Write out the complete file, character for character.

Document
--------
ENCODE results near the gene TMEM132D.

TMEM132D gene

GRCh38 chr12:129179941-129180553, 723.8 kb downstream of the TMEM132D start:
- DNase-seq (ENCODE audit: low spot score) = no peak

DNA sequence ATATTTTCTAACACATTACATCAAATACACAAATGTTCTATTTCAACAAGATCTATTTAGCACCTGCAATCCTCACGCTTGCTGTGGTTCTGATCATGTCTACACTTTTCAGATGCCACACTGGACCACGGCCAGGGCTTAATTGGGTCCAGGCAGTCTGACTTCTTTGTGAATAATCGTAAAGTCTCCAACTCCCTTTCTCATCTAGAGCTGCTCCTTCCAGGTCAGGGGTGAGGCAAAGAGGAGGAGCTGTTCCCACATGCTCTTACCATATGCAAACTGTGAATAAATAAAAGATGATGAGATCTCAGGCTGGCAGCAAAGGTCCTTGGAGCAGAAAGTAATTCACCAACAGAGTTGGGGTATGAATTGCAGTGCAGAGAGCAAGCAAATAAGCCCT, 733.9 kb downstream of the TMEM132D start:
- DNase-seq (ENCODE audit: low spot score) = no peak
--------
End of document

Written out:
ENCODE results near the gene TMEM132D.

TMEM132D gene

GRCh38 chr12:129179941-129180553, 723.8 kb downstream of the TMEM132D start:
- DNase-seq (ENCODE audit: low spot score) = no peak

DNA sequence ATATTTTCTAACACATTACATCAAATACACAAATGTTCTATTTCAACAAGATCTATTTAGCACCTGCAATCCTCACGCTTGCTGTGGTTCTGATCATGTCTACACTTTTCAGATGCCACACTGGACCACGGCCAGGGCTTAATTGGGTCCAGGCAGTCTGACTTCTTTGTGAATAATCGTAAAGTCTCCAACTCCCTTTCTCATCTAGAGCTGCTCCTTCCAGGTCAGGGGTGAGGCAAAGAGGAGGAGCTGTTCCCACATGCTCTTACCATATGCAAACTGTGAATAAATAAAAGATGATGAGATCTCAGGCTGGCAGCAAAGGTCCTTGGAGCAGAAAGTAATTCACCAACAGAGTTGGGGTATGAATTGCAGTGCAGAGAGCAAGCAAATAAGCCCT, 733.9 kb downstream of the TMEM132D start:
- DNase-seq (ENCODE audit: low spot score) = no peak